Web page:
Stolen PC had student SSNs

January 24, 2007

Helen Schamrai

Computer owners at Rutgers-Newark now have more to worry about than just viruses and busted hardware.

Gabriela Kutting, associate professor of political science, reported her laptop stolen to Rutgers police Sept. 5, 2006. The laptop contained the social security numbers of 200 R-N students. The computer was taken from her office in Hill Hall despite having locked her door, Kutting said.

Kutting's laptop is one of five incidents of computer theft reported so far this academic year. [see graphic for other incidents] No reports of stolen personal information were made to the police in past incidences, except in Kutting's case; the computer stored her own personal information, and also student-sensitive information, including their personal identification numbers, police said.

Kutting said she had the social security numbers on the laptop because she used the information to report students' grades at the end of each semester. However, since Rutgers University began using the RUID in place of the social security number, the stolen computer only had information of students from past years.

There have not been any reports of identity theft from any of the students in Kutting's class, said Det. Lt. Bradley Morgan.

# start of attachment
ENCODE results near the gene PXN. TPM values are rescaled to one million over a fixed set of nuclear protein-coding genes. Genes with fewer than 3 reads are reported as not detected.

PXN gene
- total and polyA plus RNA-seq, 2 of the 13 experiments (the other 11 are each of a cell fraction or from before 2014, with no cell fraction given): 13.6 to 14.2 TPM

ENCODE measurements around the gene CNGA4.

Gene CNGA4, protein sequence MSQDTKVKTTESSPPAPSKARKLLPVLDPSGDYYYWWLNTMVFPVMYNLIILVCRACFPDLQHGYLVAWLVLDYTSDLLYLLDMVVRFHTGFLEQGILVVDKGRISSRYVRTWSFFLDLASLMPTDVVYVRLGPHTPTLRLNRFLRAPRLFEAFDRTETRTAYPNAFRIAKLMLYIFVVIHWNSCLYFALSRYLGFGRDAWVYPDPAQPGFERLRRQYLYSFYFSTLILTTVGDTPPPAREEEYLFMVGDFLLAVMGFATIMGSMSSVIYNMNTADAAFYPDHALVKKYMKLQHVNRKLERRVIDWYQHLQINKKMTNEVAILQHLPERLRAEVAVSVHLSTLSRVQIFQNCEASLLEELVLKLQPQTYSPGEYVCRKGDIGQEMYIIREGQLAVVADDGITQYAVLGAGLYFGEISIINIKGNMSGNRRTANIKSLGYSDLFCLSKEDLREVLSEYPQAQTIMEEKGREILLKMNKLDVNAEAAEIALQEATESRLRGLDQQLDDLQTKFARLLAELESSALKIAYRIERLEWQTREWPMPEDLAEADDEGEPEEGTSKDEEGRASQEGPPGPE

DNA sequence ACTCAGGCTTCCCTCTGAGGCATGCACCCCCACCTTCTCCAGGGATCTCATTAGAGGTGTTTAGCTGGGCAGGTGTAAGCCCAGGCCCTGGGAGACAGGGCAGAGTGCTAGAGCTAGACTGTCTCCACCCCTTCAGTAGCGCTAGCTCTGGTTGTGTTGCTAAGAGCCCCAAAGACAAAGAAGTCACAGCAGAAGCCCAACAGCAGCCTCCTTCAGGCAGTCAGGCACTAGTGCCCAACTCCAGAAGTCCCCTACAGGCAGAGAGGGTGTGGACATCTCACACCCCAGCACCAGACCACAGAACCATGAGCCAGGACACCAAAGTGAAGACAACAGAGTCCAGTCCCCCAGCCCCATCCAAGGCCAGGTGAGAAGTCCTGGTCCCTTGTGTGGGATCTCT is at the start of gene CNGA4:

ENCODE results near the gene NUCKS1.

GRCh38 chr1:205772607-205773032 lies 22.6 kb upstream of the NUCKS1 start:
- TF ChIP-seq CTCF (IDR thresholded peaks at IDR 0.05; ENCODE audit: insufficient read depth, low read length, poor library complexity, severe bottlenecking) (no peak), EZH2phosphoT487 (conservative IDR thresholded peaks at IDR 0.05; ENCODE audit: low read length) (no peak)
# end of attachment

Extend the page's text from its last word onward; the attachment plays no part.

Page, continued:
In October 2006, the laptop of a graduate student in Smith Hall was stolen from her locked office as well.

"If these were isolated incidences, then we were both unlucky. If these things occur regularly, then I think there needs to be more widespread knowledge and a policy on how to keep intellectual property safe," Kutting said

"If university data relating to both teaching and research get stolen from behind locked doors on university property, then that prevents faculty from doing their job and it becomes about intellectual property theft as well as material theft," she said.

It took until December for her to get insurance money and a replacement computer, "and now have a computer that is of a much lower standard than the stolen one as the insurance takes off a deductible of 500 dollars," Kutting said.

"Fortunately I had all my research work backed up at home, but obviously not my teaching and service files. Especially all my letters of recommendation were lost and that was a real pain."

According to the U.S. Social Security Administration, identity theft is one of the fastest growing crimes in America. A stolen social security number can be used to apply for credit under the victim's name and buy things without paying bills, the government Web site stated.

Students worried about stolen identity can get a free annual credit report from and check to make sure their credit is balanced, Morgan said.

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